Vietnam, Singapore and the Philippines appear to be fending off more than their fair share of ransomware attacks, according to new research.
The three ASEAN nations rank among the top countries globally to submit ransomware samples to Google-owned crowdsourced intelligence platform VirusTotal.
VirusTotal, part of Google Cloud’s threat detection platform, Chronicle, aggregates over 70 antivirus scanners and URL/domain blocklisting services, analysing suspicious files and URLs to detect types of malware and sharing the data with the broader security community.
At the beginning of October the company launched its first Ransomware Activity Report, providing a holistic view of ransomware attacks by combining more than 80 million potential ransomware-related samples submitted over the past year-and-a-half – from the beginning of 2020.
Of the 140 countries that submitted ransomware samples, Israel was by far and away the leader, in terms of volume, with the highest number of submissions and close to a 600 per cent increase in the number of submissions compared to its baseline.
However, the remainder of the top 10 most affected territories based on the number of submissions to VirusTotal included no fewer than three ASEAN nations: Vietnam, Singapore and the Philippines.
Altogether, the top 10 globally were, respectively: Israel, South Korea, Vietnam, China, Singapore, India, Kazakhstan, Philippines, Iran and the UK.
According to Google, the company saw peaks of ransomware activity in the first two quarters of 2020, primarily due to the ransomware-as-a-service group GandCrab, whose prevalence decreased dramatically in the second half of that year.
Another sizeable peak occurred in July 2021, driven by the Babuk ransomware family – a ransomware operation launched at the beginning of 2021 that was behind an attack on the Washington DC Metropolitan Police Department in the United States.
All up, at least 130 different ransomware families were active in 2020 and the first half of 2021, grouped by 30,000 clusters of malware that looked and operated in a similar fashion, Google security engineer and VirusTotal threat intelligence strategist Vincente Diaz noted in a blog post.
Claiming 6,000 clusters, GandCrab was the most active family, followed by Babuk, Cerber, Matsnu, Congur, Locky, Teslacrypt, Rkor and Reveon.
“While these big campaigns come and go, there is a constant baseline of ransomware activity of approximately 100 ransomware families that never stops,” Diaz said in his post. “Attackers are using a range of approaches, including well-known botnet malware and other remote access Trojans (RATs) as vehicles to deliver their ransomware.
“In most cases, they are using fresh or new ransomware samples for their campaigns. This broad collection of activity provides vital insights into ransomware growth, evolution and impact on organisations of all sizes, and provides the breadcrumbs needed for businesses and governments to be much more proactive in building cyber security into their infrastructure,” he added.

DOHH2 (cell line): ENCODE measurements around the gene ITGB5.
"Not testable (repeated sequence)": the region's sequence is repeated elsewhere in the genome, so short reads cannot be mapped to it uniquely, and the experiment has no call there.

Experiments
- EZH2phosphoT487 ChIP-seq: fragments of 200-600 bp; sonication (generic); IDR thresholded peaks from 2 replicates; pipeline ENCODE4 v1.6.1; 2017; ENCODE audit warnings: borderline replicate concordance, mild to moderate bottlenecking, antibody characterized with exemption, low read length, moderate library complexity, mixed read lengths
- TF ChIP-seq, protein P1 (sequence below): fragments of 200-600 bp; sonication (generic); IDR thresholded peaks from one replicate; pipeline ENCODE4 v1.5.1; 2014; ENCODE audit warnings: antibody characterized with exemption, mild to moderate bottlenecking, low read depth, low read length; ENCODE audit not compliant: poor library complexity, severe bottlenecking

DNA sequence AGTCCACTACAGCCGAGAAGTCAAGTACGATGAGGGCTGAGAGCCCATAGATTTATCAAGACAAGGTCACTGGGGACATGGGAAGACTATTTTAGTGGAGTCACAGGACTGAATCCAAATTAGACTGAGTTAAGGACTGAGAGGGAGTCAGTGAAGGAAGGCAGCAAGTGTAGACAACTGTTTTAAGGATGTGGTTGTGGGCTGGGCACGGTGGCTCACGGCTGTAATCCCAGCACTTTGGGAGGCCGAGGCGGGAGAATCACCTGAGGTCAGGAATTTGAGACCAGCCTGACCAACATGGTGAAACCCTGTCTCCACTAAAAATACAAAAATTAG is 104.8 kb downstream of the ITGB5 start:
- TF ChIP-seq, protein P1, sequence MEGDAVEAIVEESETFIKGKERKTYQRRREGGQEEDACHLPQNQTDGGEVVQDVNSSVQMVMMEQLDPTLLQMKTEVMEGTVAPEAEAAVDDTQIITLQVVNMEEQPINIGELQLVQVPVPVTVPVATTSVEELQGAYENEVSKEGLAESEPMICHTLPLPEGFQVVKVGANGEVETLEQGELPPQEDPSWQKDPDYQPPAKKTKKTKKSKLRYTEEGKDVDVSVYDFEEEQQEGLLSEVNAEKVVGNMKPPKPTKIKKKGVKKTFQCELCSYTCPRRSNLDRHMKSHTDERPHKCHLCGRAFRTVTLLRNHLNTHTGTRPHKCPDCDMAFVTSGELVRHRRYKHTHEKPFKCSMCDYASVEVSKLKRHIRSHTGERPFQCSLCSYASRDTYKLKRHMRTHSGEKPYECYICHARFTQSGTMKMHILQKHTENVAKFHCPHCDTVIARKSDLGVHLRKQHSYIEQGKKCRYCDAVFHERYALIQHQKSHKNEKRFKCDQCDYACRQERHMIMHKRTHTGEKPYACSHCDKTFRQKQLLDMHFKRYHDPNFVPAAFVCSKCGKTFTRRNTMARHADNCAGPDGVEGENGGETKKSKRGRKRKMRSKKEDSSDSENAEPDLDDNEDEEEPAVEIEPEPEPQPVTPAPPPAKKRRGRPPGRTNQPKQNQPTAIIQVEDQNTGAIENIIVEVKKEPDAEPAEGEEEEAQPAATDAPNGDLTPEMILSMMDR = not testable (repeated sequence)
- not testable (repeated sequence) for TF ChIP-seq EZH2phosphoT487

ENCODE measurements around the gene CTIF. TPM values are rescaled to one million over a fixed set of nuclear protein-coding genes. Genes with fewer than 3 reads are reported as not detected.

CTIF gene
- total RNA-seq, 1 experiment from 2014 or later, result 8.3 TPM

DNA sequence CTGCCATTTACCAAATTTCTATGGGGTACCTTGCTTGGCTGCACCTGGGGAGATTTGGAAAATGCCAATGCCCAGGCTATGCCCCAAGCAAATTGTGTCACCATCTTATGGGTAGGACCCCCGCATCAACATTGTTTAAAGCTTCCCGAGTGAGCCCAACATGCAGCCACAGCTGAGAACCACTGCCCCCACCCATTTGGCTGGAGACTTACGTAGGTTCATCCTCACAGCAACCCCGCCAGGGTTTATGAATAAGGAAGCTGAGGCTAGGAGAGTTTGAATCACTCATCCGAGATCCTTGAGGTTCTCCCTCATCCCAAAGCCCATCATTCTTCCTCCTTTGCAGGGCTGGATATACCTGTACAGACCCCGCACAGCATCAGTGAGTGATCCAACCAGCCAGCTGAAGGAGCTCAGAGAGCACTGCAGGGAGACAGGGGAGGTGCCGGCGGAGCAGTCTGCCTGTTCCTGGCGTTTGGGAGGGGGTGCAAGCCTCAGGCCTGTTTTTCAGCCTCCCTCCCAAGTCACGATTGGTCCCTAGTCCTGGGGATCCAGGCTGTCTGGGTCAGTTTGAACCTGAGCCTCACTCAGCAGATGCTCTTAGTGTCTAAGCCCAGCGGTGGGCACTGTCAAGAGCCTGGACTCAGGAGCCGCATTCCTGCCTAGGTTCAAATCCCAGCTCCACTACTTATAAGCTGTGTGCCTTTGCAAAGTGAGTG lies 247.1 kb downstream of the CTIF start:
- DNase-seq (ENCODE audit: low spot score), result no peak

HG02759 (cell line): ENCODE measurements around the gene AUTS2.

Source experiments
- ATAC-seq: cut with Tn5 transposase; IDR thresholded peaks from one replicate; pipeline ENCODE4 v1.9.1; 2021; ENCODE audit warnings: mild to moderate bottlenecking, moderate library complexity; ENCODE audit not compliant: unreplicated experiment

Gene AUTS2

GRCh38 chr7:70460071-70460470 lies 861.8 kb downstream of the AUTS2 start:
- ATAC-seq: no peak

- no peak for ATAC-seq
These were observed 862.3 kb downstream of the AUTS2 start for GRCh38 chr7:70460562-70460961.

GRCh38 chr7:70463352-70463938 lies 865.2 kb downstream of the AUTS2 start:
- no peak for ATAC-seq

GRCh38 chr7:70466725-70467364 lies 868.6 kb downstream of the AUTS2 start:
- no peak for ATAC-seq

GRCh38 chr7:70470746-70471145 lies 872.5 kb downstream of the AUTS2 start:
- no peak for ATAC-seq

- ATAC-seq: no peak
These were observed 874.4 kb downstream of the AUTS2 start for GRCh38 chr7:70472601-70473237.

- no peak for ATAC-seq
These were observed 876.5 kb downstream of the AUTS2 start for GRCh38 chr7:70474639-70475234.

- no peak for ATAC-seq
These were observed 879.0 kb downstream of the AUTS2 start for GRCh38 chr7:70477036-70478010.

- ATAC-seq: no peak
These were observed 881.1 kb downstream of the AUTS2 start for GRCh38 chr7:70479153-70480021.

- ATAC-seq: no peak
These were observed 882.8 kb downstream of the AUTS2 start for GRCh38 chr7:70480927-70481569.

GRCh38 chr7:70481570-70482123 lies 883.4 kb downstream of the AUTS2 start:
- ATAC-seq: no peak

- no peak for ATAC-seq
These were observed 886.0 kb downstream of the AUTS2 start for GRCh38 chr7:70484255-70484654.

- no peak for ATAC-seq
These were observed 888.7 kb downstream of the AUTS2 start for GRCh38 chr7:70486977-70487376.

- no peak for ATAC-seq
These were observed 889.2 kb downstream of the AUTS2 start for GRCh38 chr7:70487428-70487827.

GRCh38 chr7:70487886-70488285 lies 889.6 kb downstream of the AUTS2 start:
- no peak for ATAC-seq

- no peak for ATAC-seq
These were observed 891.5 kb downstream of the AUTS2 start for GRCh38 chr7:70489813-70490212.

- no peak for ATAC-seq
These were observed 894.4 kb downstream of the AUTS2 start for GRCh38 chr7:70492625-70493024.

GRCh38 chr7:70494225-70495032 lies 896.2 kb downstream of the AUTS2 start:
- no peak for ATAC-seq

The report comes as Singapore works to bolster its cyber security posture, with the country releasing its new Cybersecurity Strategy 2021 on 5 October.
Arriving five years after the launch of the first Singapore Cybersecurity Strategy in 2016, the new strategy works to simplify cyber security for end-users while developing deeper partnerships with industry to adapt to the changes in the cyber operating environment.
In the words of the Cyber Security Agency of Singapore (CSA), the new strategy outlines Singapore’s plans to take "a more proactive stance" against threats, raise the overall level of cyber security across the nation and advance international norms and standards on cyber security.
“As Singapore harnesses digital technology to improve lives and livelihoods for all, cyber security has become a necessity and key enabler for Singapore’s digital economy and Singaporeans’ digital way of life,” the CSA said in a statement.
“Developed in consultation with ministries, government agencies, industry and local and overseas academia, the updated strategy...seeks to address new and emerging cyber threats in the wake of strategic and technological shifts.
“These shifts include the opportunities and cyber risks brought about by emerging technologies, such as edge computing and quantum computing, that are potentially disruptive; growing cyber-physical risks as cyber disruptions can spill over to the physical domain; ubiquitous digital connectivity that expanded the attack surface; and increasing geopolitical tensions in cyberspace,” it added.